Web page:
Beautiful, hilarious, typecast, low-balled ... but not necessarily harassed: ‘That Gal’ is a pre-#MeToo take on Hollywood

Want to be an actress? There are dozens of arguments against it in the 2015 documentary “That Gal … Who Was in That Thing: That Guy 2,” one of those niche productions enabled or enhanced by the explosion of filmmaking of the 2010s.

Within a couple years, far more disturbing comments about Hollywood would erupt in the #MeToo movement, which makes the commentary on “That Gal” (including declarations of showing off physical features to land roles) sound almost embarrassingly innocent.

It’s no feature film. “That Gal” in earlier times might have been a CNN special or a collection of interviews on “The View.” In the modern media age, it’s an ideal streaming candidate (it has been available on Amazon Prime) for the bevy of services linked to a Roku or similar device.

Based on the title and personnel, it seems the goal of “That Gal” is to identify actresses whose faces are remotely familiar but whose names are not. They’ve compiled decades of credits largely on television but also in film roles, but few have ever heard of them.

Don’t confuse their lack of notoriety with lack of accomplishment. The women in “That Gal” are prodigious overachievers. “That Gal” is significant in that this is a very high level of professional opining candidly about her business. It is equivalent to baseball players — the bench players, middle relievers or occasional starters — frankly explaining what happens in the big leagues.

How did all of these women get here? Several speak of extensive educational training, but others don’t. It seems the common denominator is a certain, God-given charm paired with the willingness to do this. Catherine Hicks summarizes it this way: “We’re just attention whores. We are! … We are troubadours.”

The format of “That Gal,” a spree of soundbites from eight actresses and an agent expertly put together by director/producer Ian Roumain, gradually makes clear how talented these women are. They are (pick the order of your choice) attractive, funny, charming. At first they may seem interchangeable, then you realize the way they say things, and the way they look while saying things, these are remarkable performers.

Despite the women’s very desirable status as Hollywood regulars, most of the commentary is negative. The biggest complaint is that the job is much better for men. Men run nearly all of the productions, get better pay, are given far more latitude for physical appearance, are given the “brain” roles while women get the “heart” roles, have more roles and less competition (based on statistics shown by Roumain), don’t have to worry about pregnancy, get away with sexist or inappropriate behavior and professionally are much less affected by aging.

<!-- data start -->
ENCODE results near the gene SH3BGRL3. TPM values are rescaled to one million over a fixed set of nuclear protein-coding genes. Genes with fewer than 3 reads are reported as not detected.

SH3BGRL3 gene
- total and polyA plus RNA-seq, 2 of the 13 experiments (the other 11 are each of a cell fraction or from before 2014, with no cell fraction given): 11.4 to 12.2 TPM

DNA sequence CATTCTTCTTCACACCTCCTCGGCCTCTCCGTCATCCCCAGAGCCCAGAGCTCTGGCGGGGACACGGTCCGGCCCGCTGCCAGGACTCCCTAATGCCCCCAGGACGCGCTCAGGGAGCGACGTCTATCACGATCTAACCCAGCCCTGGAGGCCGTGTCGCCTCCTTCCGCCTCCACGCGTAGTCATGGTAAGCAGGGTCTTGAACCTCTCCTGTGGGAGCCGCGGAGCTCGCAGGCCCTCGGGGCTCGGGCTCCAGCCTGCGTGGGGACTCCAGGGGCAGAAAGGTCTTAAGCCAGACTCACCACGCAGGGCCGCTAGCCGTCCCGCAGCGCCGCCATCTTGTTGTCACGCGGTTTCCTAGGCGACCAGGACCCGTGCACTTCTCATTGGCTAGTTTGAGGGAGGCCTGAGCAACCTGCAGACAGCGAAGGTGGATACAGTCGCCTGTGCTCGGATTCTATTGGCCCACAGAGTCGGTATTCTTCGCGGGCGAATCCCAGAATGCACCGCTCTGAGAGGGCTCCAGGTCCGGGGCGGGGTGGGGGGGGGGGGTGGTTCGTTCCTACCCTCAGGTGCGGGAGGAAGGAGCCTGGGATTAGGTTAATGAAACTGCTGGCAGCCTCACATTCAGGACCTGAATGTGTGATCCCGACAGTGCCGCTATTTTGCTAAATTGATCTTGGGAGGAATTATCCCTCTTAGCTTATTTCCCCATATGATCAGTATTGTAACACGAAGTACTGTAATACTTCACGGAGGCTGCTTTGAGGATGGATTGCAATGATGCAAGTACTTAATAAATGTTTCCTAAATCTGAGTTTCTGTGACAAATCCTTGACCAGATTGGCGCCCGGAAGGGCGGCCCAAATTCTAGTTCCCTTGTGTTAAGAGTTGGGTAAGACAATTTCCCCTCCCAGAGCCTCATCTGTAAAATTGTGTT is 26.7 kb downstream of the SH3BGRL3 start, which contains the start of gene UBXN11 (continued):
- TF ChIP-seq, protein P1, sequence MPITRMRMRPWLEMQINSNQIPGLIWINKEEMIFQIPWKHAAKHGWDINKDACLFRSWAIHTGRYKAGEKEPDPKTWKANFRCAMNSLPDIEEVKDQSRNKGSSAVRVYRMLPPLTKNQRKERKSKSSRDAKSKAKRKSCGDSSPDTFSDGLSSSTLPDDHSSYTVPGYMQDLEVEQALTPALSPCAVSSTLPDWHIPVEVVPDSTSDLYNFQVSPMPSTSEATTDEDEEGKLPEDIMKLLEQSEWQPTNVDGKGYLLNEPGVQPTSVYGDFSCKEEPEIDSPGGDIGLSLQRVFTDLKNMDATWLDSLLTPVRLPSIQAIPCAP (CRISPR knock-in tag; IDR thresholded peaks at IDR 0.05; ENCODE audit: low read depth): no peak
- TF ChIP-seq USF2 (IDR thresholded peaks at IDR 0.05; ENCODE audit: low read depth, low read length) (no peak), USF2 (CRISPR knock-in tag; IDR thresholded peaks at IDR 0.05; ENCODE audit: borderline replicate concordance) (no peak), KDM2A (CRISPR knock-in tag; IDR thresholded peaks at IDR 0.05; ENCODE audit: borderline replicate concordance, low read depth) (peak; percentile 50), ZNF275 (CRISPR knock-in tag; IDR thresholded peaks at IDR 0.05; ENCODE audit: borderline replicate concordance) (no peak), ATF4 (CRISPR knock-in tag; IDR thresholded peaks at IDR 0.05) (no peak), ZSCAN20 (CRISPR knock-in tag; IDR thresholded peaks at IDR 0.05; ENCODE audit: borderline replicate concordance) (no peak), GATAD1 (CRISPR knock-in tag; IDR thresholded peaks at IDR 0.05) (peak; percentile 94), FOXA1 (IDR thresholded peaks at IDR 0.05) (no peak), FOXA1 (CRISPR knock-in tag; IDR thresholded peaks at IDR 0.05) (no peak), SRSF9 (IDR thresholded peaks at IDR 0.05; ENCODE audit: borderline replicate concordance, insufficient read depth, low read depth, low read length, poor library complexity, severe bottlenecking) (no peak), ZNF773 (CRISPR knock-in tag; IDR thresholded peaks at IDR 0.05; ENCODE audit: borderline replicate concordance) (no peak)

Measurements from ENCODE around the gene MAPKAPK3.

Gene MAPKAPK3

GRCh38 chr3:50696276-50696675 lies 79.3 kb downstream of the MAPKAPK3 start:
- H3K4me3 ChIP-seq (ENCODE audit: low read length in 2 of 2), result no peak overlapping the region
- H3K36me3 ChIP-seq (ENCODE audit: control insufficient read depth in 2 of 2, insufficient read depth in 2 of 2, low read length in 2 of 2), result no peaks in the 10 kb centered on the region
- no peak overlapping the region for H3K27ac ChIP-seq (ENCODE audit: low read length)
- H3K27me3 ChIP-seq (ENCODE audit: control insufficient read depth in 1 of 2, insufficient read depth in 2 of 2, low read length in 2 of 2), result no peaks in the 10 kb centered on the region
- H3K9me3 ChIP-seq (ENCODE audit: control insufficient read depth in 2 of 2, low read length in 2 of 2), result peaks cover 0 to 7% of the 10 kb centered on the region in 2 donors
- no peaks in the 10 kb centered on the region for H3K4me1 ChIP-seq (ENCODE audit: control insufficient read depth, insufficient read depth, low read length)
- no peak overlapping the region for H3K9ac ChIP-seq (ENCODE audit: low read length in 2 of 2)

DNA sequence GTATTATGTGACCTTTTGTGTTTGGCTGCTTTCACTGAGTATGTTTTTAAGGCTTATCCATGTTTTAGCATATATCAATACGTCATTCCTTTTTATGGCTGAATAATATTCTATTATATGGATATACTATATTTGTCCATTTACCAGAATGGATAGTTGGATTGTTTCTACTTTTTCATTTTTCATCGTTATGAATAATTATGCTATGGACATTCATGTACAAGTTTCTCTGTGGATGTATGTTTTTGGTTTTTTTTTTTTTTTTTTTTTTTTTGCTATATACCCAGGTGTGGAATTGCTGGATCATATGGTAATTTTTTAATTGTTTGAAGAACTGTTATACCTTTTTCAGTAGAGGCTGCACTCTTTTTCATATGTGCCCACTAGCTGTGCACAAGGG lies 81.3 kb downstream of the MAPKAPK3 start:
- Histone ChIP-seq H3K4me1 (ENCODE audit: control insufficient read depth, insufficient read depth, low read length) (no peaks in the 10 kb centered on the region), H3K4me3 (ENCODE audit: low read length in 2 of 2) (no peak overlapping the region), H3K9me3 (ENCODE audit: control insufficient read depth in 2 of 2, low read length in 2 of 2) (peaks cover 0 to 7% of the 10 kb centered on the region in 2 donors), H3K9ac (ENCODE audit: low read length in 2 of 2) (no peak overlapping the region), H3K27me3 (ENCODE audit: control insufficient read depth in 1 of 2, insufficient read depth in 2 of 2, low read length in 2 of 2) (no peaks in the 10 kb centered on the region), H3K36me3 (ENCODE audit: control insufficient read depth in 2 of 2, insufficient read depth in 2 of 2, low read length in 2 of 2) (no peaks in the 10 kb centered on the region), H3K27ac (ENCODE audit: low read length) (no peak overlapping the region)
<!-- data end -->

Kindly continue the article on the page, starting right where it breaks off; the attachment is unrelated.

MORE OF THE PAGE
Agent Donna Massetti concedes, “There’s just not as many parts out there for women as there are for men.” While billboards advertising TV shows often feature multiple males and a lone female, Massetti says the shows when casting females want “normally the hot, sexy woman.”

Everyone agrees there are more male writers and directors, especially directors. “Some shows will actually pay a fine so they don’t have to use women directors,” says Jayne Atkinson, who adds, “There’s not equal pay … I try to find out what my co-stars are being paid.” She will go on to add that many actors settle for less than they could make because they’re just desperate for parts, a hint that many are underestimating themselves.

Roma Maffia observes that males typically get the roles involving brains while women get the roles for the heart. Or “slut.” Cristine Rose says Sigourney Weaver’s part in “Alien” was actually written for a male character.

“I’ll look at a guy who’s a character actor, and I’ll go, ‘If that was a woman, would they let her look like that?’” Maffia wonders.

No one in this production delves into science or philosophy. What makes human beings apparently prefer to see more males than females on a TV screen is not addressed; that type of speculation is beyond the scope of this project. Neither is the explanation for why, according to Roumain’s stats, nearly 2/3 of the 127,000 people who move to New York or Los Angeles every year to be a professional actor are female. (Barely 1% of them make it five years, according to Roumain’s numbers.)

Were the project put together 3 years later, it would undoubtedly ramp up the harassment commentary. Here it is only mentioned matter-of-factly, in the latter half of the production, implying that it is tolerated.

Alicia Coppola states, “If I had a dime for everybody who’s ever said something inappropriate, I wouldn’t have to work.” She mentions being called “girlie” by a director.

Catherine Hicks names the only name, Jack Warden (who is deceased), explaining that when she was on the set of “The Bad News Bears” TV show, he paid her no attention until she opted for a padded bra, then, “all of a sudden he was all over me … flirting and talking.” (Another benefit of “That Gal” is the revelation that there were such shows as a “Bad News Bears” TV series.)